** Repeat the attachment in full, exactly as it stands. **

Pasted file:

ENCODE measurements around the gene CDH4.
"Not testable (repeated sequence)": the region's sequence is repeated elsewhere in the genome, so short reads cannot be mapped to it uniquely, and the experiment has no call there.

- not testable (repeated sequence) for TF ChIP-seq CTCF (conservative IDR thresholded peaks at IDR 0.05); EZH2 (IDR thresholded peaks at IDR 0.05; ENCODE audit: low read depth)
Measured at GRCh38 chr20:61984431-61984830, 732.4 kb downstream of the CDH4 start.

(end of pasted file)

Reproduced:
ENCODE measurements around the gene CDH4.
"Not testable (repeated sequence)": the region's sequence is repeated elsewhere in the genome, so short reads cannot be mapped to it uniquely, and the experiment has no call there.

- not testable (repeated sequence) for TF ChIP-seq CTCF (conservative IDR thresholded peaks at IDR 0.05); EZH2 (IDR thresholded peaks at IDR 0.05; ENCODE audit: low read depth)
Measured at GRCh38 chr20:61984431-61984830, 732.4 kb downstream of the CDH4 start.